Kelly Scott Madison

Election 2016 Forecast



Expect a record-setting boom in political spending

Spending by candidates, parties and outside groups could reach $10-12 billion across all local, state and federal election cycles in 2016 according to Borrell Associates. It is being estimated that should Hillary Clinton and Jeb Bush receive their parties’ nominations, each could spend more than $2 billion, approximately twice as much as Barack Obama and Mitt Romney spent in 2012. Many of the Republication contenders such as Walker, Rubio, Cruz and Paul have already amassed $50 million war chests, including super PACs (which have no contribution limits) to spend before next February’s first four contests in Iowa, New Hampshire, South Carolina and Nevada. The stakes will rise even higher in March when candidates spend big money prior to individual states’ winner take-all primaries.

Television advertising is expected to remain the largest line item in every federal candidate’s budget, as campaigns bank on the mass reach and frequency of traditional broadcast media. Despite the rise of on-demand television programming, the shift from watching live TV to recorded or time-shifted broadcasts has not yet reached a tipping point. According to Nielsen, likely voters aged 45 and older still spend an average of 7.5 hours a day in front of their TV sets, far more time than they spend on their personal computers, smartphones and tablets.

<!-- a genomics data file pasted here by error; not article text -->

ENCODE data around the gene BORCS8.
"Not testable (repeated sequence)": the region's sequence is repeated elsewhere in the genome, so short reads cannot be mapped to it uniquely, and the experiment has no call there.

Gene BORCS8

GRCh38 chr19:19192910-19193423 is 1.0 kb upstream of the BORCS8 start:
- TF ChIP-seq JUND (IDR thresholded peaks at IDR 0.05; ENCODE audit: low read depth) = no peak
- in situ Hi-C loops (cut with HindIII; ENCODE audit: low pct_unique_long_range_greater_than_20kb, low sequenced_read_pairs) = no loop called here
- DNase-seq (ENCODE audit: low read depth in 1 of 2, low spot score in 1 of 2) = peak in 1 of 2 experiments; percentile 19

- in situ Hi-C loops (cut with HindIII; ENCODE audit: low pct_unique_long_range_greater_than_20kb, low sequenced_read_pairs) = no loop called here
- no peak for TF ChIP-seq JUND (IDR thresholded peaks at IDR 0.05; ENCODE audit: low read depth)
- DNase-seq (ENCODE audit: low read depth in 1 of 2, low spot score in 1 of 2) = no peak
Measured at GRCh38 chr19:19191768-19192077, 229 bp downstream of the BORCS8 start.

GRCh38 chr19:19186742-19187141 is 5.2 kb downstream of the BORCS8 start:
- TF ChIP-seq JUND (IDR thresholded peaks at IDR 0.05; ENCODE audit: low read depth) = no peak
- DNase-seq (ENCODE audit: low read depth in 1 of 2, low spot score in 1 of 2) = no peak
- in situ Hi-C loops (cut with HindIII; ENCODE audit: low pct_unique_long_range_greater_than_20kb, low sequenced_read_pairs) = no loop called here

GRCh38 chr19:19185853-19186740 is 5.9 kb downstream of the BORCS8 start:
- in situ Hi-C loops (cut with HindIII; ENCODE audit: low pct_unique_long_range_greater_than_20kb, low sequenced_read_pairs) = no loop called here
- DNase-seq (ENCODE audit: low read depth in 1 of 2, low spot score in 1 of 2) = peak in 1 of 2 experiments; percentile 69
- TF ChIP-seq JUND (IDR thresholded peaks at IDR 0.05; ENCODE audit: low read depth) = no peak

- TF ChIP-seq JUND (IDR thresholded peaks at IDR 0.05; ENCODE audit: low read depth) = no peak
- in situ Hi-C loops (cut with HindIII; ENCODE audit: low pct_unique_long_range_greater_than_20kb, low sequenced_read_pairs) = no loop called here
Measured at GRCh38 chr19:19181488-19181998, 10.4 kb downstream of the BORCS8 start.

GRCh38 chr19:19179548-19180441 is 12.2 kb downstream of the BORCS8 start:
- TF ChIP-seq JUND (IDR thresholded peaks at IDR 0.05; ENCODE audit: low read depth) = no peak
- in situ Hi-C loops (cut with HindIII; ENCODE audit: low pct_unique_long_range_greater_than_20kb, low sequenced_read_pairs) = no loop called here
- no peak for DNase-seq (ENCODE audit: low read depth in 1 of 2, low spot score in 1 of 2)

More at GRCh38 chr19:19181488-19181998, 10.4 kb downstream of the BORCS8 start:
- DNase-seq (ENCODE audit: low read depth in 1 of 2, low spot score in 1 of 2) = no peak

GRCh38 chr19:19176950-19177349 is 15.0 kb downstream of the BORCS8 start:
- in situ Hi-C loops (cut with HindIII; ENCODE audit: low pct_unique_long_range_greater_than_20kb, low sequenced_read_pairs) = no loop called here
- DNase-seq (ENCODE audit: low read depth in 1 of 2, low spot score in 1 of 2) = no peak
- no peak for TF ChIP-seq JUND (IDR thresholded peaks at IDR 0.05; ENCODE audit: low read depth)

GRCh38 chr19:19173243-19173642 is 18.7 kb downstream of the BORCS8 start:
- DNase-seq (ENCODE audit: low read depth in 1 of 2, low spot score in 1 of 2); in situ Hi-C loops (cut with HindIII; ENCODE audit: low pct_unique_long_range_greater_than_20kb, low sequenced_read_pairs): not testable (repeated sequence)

In addition, older Americans—those who are the most dependable voters—watch more television than their younger counterparts, so efficient, broad reach is still a winner for political spending. In the past, political advertising could...

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